laughed, weakly. "What gets me, is where them other guys went, after the
two sloped with the Judge. If they'd have been hangin' around they'd sure
have got you, comin' up here, wouldn't they?"

Trevison's answer was a hoarse exclamation. He swung Levins up and bore
him into one of the communal houses, whose opening faced away from the
plains and the activity. Then he ran to where he had left Nigger, leading
the animal back into the zig-zag passages, pulling his rifle out of the
saddle holster and stationing himself in the shadow of the house in which
he had taken Levins.

"They've come back, eh?" the wounded man's voice floated out to him.

"Yes--five or six of them. No--eight! They've got sharp eyes, too!" he
added stepping back as a rifle bullet droned over his head, chipping a
chunk of adobe from the roof of the box in whose shelter he stood.

* * * * *

Sullenly, Corrigan had returned to Manti with the deputies that had
accompanied him to the Bar B. He had half expected to find Trevison at the
ranchhouse, for he had watched him when he had ridden away and he seemed
to have been headed in that direction. Jealousy dwelt darkly in the big
man's heart, and he had found his reason for the suspicion there. He
thought he knew truth when he saw it, and he would have sworn that truth
shone from Rosalind Benham's eyes when she had told him that she had not
seen Trevison pass that way. He had not known that what he took for the
truth was the cleverest bit of acting the girl had ever been called upon
to do. He had decided that Trevison had swung off the Bar B trail
somewhere between Manti and the ranchhouse, and he led his deputies back
to town, content to permit his men to continue the search for Trevison,
for he was convinced that the latter's visit to the courthouse had
resulted in disappointment, for he had faith in Judge Lindman's
declaration that he had destroyed the record. He had accused himself many
times for his lack of caution in not being present when the record had
been destroyed, but regrets had become impotent and futile.

Reaching Manti, he dispersed his deputies and sought his bed in the
Castle. He had not been in bed more than an hour when an attendant of
the hotel called to him through the door that a man named Gieger wanted to
talk with him, below. He dressed and went down to the street, to find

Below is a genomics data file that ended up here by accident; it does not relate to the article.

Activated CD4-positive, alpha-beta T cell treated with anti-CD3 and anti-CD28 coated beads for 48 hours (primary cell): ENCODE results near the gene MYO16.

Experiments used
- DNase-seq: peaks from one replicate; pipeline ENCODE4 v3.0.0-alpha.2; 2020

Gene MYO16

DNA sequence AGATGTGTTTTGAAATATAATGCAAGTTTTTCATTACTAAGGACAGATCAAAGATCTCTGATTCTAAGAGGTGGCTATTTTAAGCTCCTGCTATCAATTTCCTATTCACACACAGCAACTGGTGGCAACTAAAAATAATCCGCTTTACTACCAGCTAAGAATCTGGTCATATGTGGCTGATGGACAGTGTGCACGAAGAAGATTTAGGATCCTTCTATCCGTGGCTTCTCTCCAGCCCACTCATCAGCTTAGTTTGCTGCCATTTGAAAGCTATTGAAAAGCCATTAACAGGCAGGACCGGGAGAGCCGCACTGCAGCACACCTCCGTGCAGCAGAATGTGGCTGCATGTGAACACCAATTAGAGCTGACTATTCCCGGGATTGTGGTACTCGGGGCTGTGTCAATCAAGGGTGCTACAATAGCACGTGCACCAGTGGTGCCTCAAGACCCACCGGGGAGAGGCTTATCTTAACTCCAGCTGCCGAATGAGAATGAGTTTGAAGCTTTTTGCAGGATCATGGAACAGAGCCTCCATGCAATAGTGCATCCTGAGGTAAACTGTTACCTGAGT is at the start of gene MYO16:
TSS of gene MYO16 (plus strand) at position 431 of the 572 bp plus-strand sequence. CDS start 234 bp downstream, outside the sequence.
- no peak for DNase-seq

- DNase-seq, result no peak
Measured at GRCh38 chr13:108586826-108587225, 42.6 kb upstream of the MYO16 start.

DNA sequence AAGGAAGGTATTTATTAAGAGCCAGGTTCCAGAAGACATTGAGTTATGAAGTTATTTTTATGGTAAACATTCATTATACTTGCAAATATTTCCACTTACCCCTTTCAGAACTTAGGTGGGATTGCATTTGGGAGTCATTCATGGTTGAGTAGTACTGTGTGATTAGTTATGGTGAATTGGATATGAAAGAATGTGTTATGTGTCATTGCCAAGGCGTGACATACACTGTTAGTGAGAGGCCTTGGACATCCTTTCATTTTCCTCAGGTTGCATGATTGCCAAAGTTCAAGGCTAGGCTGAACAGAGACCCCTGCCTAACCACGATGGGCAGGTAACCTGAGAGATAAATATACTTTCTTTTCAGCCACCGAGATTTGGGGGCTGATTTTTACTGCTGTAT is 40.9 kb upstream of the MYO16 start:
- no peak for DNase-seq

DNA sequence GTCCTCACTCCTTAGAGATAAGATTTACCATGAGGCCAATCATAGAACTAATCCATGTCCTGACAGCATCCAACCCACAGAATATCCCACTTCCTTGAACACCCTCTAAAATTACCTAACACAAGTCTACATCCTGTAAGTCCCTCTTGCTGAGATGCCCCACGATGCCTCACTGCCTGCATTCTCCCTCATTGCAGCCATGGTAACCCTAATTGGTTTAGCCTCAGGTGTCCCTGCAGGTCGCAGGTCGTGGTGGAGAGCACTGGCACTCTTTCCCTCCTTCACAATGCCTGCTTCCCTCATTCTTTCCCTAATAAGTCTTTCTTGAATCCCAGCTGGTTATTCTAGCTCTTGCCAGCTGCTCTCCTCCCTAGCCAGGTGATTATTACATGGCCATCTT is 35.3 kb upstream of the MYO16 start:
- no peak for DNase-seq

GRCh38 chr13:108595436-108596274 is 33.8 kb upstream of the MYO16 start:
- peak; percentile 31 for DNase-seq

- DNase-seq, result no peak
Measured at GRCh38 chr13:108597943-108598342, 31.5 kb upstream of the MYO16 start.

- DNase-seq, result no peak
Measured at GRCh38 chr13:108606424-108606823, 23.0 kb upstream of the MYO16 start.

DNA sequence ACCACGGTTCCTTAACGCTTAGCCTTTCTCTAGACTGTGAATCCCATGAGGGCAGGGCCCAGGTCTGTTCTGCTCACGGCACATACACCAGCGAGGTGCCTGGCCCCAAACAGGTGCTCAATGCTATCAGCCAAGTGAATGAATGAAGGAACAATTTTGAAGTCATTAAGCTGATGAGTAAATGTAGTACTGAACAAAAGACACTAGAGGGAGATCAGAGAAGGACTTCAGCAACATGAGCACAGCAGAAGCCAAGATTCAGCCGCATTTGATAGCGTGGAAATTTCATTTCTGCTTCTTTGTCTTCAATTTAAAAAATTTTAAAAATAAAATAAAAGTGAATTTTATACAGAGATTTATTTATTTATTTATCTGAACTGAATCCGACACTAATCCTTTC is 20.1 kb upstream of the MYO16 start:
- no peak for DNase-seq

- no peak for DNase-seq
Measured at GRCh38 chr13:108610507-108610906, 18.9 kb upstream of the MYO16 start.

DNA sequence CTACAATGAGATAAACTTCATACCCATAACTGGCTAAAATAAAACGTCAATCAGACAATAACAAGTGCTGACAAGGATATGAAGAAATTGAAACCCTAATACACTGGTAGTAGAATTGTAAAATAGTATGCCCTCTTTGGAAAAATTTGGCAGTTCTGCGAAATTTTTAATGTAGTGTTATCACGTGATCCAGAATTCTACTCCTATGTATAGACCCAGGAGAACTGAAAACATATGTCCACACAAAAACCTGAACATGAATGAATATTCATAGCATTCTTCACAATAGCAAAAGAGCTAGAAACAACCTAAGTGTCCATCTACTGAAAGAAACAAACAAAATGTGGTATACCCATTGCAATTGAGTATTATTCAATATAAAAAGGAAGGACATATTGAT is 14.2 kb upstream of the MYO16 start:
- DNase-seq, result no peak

Gieger and another deputy sitting on their horses in front of the hotel
with Judge Lindman, drooping from his long vigil, between them.

Corrigan grinned scornfully at the Judge.

"Clever, eh?" he sneered. He spoke softly, for the dawn was not far away,
and he knew that a voice carries resonantly at that hour.

"I don't understand you!" Judicial dignity sat sadly on the Judge; he was
tired and haggard, and his voice was a weak treble. "If you mean--"

"I'll show you what I mean." Corrigan motioned to the deputies. "Bring him
along!" Leading the way he took them through Manti's back door across a
railroad spur to a shanty beside the track which the engineer in charge of
the dam occasionally occupied when his duty compelled him to check up
arriving material and supplies. Because plans and other valuable papers
were sometimes left in the shed it was stoutly built, covered with
corrugated iron, and the windows barred with iron, prison-like. Reaching
the shed, Corrigan unlocked the door, shoved the Judge inside, closed the
door on the Judge's indignant protests, questioned the deputies briefly,
gave them orders and then re-entered the shed, closing the door behind
him.

He towered over the Judge, who had sunk weakly to a bench. It was pitch
dark in the shed, but Corrigan had seen the Judge drop on the bench and
knew exactly where he was.

"I want the whole story--without any reservations," said Corrigan,
hoarsely; "and I want it quick--as fast as you can talk!"

The Judge got up, resenting the other's tone. He had also a half-formed
resolution to assert his independence, for he had received certain
assurances from Trevison with regard to his past which had impressed
him--and still impressed him.

"I refuse to be questioned by you, sir--especially in this manner! I do
not purpose to take further--"

The Judge felt Corrigan's fingers at his throat, and gasped with horror,
throwing up his hands to ward them off, failed, and heard Corrigan's laugh
as the fingers gripped his throat and held.

When the Judge came to, it was with an excruciatingly painful struggle
that left him shrinking and nerveless, lying in a corner, blinking at the
light of a kerosene lamp. Corrigan sat on the edge of a flat-topped desk
watching him with an ugly, appraising, speculative grin. It was as though
the man were mentally gambling on his chances to recover from the
throttling.

"Well," he said when the Judge at last struggled and sat up; "how do you
like it? You'll get more if you don't talk fast and straight! Who wrote
that letter, from Dry Bottom?"

Neither judicial dignity or resolutions of independence could resist the
threatened danger of further violence that shone from Corrigan's eyes, and
the Judge whispered gaspingly:

"Trevison."

"I thought so! Now, be careful how you answer this. What did Trevison want
in the courthouse?"

"The original record of the land transfers."

"Did he get it?" Corrigan's voice was dangerously even, and the Judge
squirmed and coughed before he spoke the hesitating word that was an
admission of his deception:

"I told him--where--it was."

Paralyzed with fear, the Judge watched Corrigan slip off the desk and
approach him. He got to his feet and raised his hands to shield his throat
as the big man stopped in front of him.

"Don't, Corrigan--don't, for God's sake!"

"Bah!" said the big man. He struck, venomously. An instant later he put
out the light and stepped down into the gray dawn, locking the door of the
shanty behind him and not looking back.





Next: The Ashes

Previous: Another Woman Lies